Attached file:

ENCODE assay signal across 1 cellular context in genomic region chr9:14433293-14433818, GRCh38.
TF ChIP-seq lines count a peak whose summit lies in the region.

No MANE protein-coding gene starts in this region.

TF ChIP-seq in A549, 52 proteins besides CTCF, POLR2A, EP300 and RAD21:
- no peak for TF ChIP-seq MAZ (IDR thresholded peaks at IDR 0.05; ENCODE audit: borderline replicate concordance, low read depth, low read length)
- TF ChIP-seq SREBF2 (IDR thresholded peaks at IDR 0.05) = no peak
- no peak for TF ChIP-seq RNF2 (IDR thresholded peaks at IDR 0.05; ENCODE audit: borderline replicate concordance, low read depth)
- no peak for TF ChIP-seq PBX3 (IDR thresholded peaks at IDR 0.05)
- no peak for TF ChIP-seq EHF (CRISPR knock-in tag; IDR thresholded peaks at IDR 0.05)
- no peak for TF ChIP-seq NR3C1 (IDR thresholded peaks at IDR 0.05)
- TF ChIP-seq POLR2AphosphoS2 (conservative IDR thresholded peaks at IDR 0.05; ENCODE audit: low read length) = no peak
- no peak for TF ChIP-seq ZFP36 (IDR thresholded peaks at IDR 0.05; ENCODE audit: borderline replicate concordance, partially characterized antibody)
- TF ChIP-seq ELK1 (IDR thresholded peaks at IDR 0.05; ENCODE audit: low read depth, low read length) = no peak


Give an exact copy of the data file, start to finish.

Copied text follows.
ENCODE assay signal across 1 cellular context in genomic region chr9:14433293-14433818, GRCh38.
TF ChIP-seq lines count a peak whose summit lies in the region.

No MANE protein-coding gene starts in this region.

TF ChIP-seq in A549, 52 proteins besides CTCF, POLR2A, EP300 and RAD21:
- no peak for TF ChIP-seq MAZ (IDR thresholded peaks at IDR 0.05; ENCODE audit: borderline replicate concordance, low read depth, low read length)
- TF ChIP-seq SREBF2 (IDR thresholded peaks at IDR 0.05) = no peak
- no peak for TF ChIP-seq RNF2 (IDR thresholded peaks at IDR 0.05; ENCODE audit: borderline replicate concordance, low read depth)
- no peak for TF ChIP-seq PBX3 (IDR thresholded peaks at IDR 0.05)
- no peak for TF ChIP-seq EHF (CRISPR knock-in tag; IDR thresholded peaks at IDR 0.05)
- no peak for TF ChIP-seq NR3C1 (IDR thresholded peaks at IDR 0.05)
- TF ChIP-seq POLR2AphosphoS2 (conservative IDR thresholded peaks at IDR 0.05; ENCODE audit: low read length) = no peak
- no peak for TF ChIP-seq ZFP36 (IDR thresholded peaks at IDR 0.05; ENCODE audit: borderline replicate concordance, partially characterized antibody)
- TF ChIP-seq ELK1 (IDR thresholded peaks at IDR 0.05; ENCODE audit: low read depth, low read length) = no peak